Fronds of Gymnocarpium dryopteris are usually less than
40 cm long (12-42). The blade ranges from 3-14 cm long and is
clearly shorter than the stipe. The blade is broadly triangular,
2- pinnate-pinnatifid and ternate (divided into three roughly
equal branches at the base). Sori are round, located on the underside
of the blade and there is no indusium. The horizontal stems are
elongate so leaves are not densely aggregated. The blades are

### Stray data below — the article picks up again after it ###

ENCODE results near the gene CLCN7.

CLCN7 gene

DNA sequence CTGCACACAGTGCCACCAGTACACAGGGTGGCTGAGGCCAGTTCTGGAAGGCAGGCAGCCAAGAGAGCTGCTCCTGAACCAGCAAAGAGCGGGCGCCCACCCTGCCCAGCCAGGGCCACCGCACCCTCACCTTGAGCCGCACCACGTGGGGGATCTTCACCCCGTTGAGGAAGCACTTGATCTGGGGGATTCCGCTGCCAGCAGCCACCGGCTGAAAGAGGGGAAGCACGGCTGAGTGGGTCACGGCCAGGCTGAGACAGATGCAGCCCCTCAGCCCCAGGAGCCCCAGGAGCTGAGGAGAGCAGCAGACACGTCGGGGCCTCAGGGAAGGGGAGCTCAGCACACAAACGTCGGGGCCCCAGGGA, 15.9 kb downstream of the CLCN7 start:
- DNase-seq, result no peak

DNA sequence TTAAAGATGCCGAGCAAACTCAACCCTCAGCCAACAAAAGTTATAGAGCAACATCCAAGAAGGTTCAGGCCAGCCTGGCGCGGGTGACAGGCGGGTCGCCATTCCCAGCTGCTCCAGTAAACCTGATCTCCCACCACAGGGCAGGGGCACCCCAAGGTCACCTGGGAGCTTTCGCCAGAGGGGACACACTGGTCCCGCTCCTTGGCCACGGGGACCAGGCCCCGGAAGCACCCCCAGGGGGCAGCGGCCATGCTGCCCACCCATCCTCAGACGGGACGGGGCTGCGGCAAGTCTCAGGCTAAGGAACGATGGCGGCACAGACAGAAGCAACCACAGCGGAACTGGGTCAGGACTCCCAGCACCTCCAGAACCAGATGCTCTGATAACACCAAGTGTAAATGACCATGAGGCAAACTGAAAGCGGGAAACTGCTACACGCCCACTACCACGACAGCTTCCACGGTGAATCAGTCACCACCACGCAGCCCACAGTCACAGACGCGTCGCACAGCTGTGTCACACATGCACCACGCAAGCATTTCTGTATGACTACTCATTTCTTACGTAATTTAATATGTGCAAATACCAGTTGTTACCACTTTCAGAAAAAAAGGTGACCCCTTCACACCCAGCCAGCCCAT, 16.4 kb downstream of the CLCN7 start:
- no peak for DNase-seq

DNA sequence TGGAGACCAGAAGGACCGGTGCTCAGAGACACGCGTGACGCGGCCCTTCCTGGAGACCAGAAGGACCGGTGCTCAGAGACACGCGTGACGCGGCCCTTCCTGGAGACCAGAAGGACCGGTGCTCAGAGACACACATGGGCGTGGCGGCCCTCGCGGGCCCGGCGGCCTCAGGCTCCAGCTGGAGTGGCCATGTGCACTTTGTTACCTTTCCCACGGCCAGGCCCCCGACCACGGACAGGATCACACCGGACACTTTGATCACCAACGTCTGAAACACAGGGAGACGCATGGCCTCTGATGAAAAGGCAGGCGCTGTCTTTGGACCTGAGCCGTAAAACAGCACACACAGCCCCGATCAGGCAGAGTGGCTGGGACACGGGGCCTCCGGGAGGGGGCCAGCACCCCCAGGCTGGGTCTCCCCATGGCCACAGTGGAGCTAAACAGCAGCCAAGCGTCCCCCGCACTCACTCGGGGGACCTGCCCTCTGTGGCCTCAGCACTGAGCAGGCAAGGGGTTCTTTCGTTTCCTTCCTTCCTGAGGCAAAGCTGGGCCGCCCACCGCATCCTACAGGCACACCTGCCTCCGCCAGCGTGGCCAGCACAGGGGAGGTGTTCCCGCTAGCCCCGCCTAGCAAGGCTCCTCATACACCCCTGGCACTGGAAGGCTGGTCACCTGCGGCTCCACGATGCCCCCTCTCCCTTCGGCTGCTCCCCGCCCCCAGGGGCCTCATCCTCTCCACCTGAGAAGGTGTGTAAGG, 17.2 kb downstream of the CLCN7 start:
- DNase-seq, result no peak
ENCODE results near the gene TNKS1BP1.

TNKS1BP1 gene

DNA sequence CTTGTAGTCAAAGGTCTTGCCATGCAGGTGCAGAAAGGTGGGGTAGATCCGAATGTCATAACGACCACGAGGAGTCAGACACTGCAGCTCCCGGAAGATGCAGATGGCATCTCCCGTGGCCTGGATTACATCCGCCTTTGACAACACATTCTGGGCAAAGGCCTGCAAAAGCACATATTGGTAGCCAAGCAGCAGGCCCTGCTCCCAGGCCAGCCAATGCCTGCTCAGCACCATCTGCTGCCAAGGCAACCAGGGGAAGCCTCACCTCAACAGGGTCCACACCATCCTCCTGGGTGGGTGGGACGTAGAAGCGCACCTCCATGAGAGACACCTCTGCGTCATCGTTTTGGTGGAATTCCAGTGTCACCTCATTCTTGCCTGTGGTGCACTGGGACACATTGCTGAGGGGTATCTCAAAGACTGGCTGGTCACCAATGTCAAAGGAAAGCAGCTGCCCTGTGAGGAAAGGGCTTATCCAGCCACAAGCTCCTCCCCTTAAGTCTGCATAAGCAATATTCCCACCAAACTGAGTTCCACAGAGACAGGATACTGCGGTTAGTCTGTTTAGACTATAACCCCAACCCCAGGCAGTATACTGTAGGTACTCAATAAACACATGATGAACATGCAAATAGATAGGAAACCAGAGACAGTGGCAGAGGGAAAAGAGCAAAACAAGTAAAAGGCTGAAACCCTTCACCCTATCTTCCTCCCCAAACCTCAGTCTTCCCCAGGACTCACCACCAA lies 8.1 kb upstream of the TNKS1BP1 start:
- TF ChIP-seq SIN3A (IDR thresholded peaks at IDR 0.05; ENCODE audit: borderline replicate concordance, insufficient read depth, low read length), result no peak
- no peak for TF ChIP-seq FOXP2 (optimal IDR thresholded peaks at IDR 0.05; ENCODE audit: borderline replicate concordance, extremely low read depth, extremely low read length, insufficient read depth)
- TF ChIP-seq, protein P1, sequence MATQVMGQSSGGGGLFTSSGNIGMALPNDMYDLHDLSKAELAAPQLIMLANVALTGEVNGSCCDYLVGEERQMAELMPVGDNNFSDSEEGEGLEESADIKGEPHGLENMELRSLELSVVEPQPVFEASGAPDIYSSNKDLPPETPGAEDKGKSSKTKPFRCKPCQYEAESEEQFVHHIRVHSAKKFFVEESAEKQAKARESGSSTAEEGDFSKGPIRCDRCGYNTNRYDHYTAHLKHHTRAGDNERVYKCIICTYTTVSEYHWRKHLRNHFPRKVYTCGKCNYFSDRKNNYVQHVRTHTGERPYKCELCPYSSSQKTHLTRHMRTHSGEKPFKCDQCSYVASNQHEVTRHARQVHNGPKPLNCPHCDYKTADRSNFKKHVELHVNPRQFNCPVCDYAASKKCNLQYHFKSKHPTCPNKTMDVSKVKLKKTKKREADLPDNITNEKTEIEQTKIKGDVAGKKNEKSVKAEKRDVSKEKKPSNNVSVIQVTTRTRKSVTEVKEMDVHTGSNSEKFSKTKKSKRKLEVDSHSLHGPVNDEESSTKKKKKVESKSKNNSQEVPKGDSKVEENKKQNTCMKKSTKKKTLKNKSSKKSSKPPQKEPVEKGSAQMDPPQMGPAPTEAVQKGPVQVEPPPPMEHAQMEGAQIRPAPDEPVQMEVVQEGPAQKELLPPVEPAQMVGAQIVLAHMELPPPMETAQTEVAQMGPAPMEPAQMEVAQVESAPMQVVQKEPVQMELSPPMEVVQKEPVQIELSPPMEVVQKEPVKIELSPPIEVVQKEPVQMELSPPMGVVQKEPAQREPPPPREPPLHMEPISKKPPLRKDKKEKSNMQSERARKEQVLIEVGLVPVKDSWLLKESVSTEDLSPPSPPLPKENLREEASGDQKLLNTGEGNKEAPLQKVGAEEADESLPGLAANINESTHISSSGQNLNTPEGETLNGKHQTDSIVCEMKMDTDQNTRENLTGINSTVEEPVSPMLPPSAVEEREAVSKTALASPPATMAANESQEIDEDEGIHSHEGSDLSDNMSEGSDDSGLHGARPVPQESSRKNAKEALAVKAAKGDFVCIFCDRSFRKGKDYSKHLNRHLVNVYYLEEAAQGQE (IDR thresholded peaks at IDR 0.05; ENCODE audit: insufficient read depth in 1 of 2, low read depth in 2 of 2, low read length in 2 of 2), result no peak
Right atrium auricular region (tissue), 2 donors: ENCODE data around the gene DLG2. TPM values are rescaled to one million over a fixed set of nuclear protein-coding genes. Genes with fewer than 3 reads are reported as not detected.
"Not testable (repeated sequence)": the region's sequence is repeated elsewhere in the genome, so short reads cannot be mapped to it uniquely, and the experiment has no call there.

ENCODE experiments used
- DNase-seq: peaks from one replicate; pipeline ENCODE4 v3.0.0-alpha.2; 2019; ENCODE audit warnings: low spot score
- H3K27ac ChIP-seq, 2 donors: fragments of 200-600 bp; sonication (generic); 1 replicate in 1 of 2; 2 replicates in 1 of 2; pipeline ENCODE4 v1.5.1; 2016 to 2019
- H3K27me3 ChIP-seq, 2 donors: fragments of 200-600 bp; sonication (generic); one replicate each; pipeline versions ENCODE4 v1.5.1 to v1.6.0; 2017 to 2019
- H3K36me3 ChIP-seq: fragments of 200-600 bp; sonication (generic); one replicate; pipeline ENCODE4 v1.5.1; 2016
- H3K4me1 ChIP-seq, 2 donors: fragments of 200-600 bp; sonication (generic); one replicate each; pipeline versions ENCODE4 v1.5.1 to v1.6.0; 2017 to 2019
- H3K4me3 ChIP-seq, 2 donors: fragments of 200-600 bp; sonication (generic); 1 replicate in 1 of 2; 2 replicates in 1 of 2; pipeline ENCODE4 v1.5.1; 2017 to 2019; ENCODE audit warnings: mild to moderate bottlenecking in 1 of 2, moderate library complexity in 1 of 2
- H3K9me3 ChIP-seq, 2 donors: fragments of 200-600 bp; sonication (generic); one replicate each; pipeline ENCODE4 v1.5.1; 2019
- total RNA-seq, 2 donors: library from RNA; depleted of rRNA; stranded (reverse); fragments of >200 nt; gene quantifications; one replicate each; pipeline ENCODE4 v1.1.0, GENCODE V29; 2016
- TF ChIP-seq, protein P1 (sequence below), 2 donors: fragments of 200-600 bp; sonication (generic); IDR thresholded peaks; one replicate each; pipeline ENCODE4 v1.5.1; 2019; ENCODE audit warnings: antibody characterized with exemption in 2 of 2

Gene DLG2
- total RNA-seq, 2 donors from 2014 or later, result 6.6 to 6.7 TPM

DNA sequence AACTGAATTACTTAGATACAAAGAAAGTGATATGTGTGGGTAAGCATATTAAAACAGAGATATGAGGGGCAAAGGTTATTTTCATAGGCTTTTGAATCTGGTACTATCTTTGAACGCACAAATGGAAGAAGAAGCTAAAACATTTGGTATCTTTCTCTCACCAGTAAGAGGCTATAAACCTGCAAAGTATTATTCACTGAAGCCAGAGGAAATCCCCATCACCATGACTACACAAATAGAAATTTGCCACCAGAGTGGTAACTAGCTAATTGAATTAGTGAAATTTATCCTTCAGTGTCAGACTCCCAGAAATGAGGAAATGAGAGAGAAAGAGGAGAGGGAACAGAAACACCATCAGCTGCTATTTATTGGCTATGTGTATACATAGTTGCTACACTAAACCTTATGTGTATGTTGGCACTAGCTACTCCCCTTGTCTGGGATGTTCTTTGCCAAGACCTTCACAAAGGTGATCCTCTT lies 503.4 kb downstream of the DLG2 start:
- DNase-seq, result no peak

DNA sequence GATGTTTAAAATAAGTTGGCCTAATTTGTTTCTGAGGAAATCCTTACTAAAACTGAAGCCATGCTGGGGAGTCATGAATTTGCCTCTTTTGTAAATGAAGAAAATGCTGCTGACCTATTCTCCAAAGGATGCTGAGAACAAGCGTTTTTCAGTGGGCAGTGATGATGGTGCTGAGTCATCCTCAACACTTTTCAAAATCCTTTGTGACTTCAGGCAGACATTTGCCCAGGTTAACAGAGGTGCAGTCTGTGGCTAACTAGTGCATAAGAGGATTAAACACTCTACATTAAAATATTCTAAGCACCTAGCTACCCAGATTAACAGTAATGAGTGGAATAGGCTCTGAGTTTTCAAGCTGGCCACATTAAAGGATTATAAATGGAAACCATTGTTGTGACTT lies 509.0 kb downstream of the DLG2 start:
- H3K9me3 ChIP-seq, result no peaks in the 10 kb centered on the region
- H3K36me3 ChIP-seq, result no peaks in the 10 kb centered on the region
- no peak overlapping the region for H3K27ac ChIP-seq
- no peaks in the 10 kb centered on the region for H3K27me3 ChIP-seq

not glandular, or occasionally there are a few glands on the abaxial
(lower) surface. The closely-related species, G. robertianum
and G. jessoense differ in the presence of more conspicuously
glandular blades, but can be difficult to distinguish.
G. dryopteris ranges from Alaska fully across Canada,
south to West Virginia, Ohio and Minnesota. It is also found in
the northwestern U.S. and at scattered locations in several other
western states and in the Great Plains. It is found nearly throughout
Wisconsin, except for a few counties in the southeast, but it
is more common in the northern half of the state. Habitats are
mostly cool, coniferous or mixed forests, including conifer swamps.
Fronds wilt extremely rapidly if picked.